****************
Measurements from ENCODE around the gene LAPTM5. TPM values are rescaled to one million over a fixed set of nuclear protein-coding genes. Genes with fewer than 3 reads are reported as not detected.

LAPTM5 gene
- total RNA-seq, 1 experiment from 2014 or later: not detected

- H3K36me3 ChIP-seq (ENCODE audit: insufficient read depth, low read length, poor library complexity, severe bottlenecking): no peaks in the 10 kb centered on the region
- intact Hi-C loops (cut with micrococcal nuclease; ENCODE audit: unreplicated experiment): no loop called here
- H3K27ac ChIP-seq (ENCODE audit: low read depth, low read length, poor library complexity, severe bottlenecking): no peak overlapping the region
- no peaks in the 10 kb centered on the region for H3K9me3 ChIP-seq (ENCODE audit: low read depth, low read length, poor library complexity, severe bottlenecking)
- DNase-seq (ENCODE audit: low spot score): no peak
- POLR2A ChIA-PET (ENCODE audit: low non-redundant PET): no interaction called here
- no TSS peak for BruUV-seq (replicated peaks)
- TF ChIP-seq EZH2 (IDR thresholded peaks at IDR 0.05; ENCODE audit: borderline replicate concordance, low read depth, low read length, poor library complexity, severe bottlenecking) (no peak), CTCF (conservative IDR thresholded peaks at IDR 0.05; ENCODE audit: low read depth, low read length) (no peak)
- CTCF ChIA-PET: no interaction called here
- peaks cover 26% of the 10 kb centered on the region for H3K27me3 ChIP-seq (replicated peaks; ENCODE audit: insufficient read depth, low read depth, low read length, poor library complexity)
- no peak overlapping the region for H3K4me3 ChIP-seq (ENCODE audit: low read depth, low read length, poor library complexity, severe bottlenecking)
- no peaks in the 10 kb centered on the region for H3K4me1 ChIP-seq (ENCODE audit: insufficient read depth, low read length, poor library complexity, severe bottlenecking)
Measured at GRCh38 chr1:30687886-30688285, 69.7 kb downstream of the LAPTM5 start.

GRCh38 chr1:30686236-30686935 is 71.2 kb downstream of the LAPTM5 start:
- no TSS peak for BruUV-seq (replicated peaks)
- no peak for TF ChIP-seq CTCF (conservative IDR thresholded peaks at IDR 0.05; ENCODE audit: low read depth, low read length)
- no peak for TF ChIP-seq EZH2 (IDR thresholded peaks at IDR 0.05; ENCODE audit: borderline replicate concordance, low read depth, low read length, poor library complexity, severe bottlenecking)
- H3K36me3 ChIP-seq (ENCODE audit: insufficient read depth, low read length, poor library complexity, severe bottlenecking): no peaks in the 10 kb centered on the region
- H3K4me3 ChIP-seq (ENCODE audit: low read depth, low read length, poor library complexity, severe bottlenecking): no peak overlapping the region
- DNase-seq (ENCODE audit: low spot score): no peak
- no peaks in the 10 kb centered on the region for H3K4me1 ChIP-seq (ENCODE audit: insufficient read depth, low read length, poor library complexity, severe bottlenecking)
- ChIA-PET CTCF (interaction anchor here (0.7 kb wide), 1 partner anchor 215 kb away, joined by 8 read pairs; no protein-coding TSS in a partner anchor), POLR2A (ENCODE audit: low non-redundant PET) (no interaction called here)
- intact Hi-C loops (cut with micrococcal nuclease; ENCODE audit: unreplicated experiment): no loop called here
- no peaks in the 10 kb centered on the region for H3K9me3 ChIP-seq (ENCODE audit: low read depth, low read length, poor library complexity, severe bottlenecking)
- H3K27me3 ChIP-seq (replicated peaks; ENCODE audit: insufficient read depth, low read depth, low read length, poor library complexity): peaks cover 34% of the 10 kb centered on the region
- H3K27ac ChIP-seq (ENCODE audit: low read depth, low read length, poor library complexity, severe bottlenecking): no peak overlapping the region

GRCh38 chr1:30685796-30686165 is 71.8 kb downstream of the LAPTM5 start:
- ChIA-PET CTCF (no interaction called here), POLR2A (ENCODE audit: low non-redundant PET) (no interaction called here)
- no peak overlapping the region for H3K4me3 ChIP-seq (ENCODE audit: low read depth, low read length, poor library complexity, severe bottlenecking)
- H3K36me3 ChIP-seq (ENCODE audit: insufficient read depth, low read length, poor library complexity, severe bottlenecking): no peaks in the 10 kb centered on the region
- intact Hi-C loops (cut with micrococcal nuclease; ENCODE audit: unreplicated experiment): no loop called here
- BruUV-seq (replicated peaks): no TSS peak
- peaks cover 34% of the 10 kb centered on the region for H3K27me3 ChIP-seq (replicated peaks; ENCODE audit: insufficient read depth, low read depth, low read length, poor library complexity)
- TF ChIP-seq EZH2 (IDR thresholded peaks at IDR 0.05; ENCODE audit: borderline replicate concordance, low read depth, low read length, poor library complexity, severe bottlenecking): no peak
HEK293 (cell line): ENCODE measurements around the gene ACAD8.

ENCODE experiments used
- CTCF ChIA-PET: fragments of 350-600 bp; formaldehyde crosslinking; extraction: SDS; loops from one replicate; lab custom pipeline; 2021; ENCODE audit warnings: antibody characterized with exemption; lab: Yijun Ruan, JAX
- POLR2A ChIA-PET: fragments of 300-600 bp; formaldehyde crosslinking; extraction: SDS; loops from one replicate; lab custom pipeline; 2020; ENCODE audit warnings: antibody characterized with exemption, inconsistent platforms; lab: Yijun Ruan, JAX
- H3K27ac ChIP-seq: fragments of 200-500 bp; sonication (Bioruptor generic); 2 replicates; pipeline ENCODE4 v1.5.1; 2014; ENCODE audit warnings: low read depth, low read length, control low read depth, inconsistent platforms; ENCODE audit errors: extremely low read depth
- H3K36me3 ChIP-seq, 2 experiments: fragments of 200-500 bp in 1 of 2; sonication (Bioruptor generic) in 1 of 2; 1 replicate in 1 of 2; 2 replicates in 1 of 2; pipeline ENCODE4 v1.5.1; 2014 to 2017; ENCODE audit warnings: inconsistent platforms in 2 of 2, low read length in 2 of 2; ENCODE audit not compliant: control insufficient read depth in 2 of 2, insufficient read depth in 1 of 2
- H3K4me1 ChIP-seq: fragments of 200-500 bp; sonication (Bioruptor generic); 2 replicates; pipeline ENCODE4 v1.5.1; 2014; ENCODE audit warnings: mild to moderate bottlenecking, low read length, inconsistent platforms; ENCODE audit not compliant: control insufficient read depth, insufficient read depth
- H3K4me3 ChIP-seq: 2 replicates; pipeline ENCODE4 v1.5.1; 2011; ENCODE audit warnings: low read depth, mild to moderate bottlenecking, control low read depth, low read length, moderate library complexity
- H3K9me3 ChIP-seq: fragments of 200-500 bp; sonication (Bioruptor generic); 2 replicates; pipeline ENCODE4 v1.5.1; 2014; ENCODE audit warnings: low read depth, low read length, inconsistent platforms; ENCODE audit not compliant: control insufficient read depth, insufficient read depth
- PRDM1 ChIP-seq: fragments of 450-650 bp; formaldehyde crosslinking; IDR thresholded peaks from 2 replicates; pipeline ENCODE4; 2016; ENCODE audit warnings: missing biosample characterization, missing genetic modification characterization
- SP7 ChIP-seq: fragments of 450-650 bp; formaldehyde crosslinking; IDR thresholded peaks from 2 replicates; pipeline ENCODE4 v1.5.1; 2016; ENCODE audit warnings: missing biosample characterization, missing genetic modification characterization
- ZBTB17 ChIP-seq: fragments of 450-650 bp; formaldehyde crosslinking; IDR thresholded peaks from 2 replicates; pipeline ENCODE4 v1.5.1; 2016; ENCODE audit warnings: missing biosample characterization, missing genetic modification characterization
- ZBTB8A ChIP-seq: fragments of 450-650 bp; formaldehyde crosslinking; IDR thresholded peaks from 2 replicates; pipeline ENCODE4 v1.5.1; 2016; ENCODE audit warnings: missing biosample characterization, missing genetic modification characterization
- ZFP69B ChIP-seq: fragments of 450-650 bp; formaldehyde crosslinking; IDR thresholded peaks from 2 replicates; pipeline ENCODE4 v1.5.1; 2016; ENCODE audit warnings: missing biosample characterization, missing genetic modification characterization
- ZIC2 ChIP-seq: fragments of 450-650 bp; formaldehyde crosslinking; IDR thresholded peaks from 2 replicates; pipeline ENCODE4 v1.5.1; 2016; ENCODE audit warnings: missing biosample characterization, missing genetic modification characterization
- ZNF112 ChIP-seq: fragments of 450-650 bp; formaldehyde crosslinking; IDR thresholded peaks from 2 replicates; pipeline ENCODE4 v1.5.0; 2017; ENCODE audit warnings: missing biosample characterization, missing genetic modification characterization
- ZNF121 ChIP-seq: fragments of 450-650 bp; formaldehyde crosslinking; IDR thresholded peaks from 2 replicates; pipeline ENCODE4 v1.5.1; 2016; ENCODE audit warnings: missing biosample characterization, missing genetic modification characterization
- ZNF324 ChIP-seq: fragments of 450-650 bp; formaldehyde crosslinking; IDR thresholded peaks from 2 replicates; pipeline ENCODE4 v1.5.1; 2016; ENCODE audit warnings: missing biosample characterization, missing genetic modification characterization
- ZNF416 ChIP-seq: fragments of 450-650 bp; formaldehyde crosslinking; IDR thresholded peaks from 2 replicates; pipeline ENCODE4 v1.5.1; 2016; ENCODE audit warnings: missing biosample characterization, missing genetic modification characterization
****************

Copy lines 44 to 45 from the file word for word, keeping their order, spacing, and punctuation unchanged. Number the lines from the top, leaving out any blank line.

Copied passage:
- H3K4me1 ChIP-seq: fragments of 200-500 bp; sonication (Bioruptor generic); 2 replicates; pipeline ENCODE4 v1.5.1; 2014; ENCODE audit warnings: mild to moderate bottlenecking, low read length, inconsistent platforms; ENCODE audit not compliant: control insufficient read depth, insufficient read depth
- H3K4me3 ChIP-seq: 2 replicates; pipeline ENCODE4 v1.5.1; 2011; ENCODE audit warnings: low read depth, mild to moderate bottlenecking, control low read depth, low read length, moderate library complexity